Gardening Articles: Edibles :: Small Fruits & Berries

Small Fruits & Berries 101 (page 3 of 4)

by National Gardening Association Editors

Black Raspberries

Although closely related to the reds, blackcaps have a distinctive flavor, ripen a little later, and require slightly different training. Black raspberries spread by bending the tips of their canes to the ground where they root, leapfrogging along at two to three feet a year. New shoots arise only from the original crowns, not willy-nilly from the roots as with reds. In most other respects, they're very similar to the reds. There are no fall-fruiting black raspberries. In an attempt to bend to the ground and root, the canes elongate and become thin and weak at the tips. Unless you want to start new plants, cut these raspberries back to 3 or 4 feet. They'll be self-supporting, with no loss of fruiting potential. Cut the old canes out after harvest. Since black raspberries don't throw root suckers, they take much less thinning than reds.

Currants: Black, White, and Red

Judging by flavor alone, most people would regard currants as two totally different fruits: the fresh, tart, and crystalline reds and whites versus the strangely pungent and heavy blacks. But they're close botanical relatives, and because they ripen about the same time and their culture is almost identical, it's best to consider them together.

Red currants are one of the most beautiful fruits. When the berries are ripe, the plant literally drips with long clusters of gleaming scarlet beads. Each red berry (white currants are just different varieties of the red currant) has a transparent skin, so sunlight makes it glow from within. Currants are very juicy and quite tart. When fully ripe, they are enjoyable out of hand the way you would eat any other berry. Traditionally, currants are used for jelly, jam, and cooked desserts. Ripe currants will hold on the bush for much longer than most other fruits without dropping or losing quality.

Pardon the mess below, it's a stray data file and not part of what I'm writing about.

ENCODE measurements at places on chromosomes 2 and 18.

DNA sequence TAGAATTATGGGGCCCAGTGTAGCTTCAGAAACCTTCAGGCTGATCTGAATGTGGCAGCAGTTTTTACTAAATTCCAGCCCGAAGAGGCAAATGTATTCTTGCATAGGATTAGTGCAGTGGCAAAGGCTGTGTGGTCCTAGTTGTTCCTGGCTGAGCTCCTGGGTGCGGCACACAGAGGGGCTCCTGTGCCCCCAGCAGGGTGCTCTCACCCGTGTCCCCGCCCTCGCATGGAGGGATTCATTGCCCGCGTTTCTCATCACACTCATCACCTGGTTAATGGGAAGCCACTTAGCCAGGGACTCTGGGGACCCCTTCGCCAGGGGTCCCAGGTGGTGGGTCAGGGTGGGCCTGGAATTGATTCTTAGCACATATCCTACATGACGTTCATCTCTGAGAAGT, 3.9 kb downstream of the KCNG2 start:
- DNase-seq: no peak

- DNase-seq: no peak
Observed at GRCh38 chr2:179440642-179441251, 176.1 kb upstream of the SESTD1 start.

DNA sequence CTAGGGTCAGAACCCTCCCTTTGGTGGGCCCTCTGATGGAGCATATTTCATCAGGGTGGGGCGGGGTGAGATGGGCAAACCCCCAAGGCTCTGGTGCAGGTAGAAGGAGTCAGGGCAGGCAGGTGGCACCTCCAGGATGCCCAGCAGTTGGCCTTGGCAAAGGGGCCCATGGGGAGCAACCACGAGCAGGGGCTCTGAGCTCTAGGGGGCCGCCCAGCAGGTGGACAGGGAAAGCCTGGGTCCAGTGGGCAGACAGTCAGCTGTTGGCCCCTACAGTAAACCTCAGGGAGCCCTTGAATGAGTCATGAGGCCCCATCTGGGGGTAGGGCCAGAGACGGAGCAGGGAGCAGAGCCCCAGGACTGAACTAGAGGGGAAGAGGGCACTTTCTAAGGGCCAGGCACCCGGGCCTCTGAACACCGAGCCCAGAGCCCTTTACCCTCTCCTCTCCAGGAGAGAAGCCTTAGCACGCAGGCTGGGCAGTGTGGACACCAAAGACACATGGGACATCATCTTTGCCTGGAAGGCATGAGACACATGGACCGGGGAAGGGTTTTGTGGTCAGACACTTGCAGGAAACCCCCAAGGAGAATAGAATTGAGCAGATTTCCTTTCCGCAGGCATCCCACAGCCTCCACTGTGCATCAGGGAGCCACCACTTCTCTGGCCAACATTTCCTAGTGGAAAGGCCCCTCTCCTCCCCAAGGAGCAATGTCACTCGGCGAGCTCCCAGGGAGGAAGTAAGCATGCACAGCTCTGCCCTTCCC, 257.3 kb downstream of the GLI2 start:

Black currant bushes are slightly larger than red currants, and the fruits are not so conspicuous. Black currants are meatier, less juicy, and eaten fresh they're definitely an acquired taste. Cooked, however, they lose their musky overtones and make one of the finest flavored jams of all.

Blackberries

Blackberry culture began in North America, although there are fine-flavored species native to Europe and Asia. Today's improved varieties have mixed heritage, part American natives and part Eurasian species. Blackberries are far and away the heaviest bearing of the bramble fruits, producing about twice as much as red raspberries. They ripen in mid-summer after the raspberries are finished, and are more heat tolerant than raspberries.

Blackberries are robust plants that need to be restrained or they can become weeds. They grow and can be trained very much like red raspberries. However, since they throw root suckers so vigorously, you may want to confine their roots with metal or fiberglass barriers sunk a foot or more below ground level. Blackberries are much more thorny than reds or blackcaps. Where space is restricted, or if you don't have the patience to pick a prickly plant, choose the new thornless varieties. Many of these are limber-stemmed and trailing in habit, so you'll need to rig a wire trellis to train them up.

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